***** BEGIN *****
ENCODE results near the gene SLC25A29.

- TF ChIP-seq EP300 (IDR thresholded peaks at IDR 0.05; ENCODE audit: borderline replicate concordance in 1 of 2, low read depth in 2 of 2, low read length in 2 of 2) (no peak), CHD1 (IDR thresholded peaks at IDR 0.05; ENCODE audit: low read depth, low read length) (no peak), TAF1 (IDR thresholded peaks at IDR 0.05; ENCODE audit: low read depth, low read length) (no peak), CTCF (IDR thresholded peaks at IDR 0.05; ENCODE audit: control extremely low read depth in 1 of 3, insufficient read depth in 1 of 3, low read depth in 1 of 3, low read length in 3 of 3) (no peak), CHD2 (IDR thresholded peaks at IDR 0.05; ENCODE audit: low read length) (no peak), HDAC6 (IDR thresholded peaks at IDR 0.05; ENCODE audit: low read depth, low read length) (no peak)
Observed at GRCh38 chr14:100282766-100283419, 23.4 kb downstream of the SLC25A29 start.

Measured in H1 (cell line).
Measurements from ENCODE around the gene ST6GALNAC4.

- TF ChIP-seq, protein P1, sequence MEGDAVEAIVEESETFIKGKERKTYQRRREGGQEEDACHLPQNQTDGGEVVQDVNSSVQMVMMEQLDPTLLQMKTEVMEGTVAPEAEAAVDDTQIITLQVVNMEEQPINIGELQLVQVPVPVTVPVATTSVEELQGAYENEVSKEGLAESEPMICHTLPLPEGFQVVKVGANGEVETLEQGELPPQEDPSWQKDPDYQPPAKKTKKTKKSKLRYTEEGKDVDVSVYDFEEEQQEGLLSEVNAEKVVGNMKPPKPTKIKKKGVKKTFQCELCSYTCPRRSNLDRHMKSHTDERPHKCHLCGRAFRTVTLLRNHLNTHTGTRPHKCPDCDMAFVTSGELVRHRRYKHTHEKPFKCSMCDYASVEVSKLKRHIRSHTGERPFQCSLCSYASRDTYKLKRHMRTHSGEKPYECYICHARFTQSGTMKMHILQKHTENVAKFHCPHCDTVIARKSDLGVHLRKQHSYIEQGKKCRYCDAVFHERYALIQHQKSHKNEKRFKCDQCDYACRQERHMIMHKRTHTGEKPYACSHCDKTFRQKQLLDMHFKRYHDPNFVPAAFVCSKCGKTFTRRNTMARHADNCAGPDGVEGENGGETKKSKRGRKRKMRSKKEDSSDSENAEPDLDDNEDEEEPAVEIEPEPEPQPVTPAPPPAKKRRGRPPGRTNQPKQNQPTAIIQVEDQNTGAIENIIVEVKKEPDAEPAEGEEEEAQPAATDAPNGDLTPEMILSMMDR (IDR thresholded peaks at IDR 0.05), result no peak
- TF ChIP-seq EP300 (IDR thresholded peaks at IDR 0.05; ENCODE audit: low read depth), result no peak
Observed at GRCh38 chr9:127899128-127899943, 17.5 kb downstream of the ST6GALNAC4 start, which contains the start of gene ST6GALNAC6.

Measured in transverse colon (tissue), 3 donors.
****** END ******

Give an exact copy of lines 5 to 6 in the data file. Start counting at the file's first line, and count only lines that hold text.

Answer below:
Measurements from ENCODE around the gene ST6GALNAC4.

- TF ChIP-seq, protein P1, sequence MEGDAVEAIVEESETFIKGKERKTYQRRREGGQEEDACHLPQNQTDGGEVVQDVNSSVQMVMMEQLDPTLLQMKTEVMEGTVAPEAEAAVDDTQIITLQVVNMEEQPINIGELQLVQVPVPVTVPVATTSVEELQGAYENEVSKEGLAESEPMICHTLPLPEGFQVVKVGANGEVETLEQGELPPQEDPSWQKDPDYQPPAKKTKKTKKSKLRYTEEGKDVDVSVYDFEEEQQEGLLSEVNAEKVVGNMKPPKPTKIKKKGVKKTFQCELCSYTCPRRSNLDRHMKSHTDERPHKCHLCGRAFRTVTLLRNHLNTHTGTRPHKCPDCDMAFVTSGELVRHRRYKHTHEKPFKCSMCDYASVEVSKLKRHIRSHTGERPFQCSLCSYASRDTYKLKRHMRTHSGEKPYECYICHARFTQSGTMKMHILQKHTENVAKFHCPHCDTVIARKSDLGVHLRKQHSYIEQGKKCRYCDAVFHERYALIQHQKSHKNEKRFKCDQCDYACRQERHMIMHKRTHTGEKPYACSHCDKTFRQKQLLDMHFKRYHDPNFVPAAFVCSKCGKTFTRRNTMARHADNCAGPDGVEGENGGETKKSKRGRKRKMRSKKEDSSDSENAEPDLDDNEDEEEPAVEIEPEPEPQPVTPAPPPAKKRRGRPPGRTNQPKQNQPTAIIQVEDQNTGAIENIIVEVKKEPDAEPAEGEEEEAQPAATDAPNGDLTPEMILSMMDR (IDR thresholded peaks at IDR 0.05), result no peak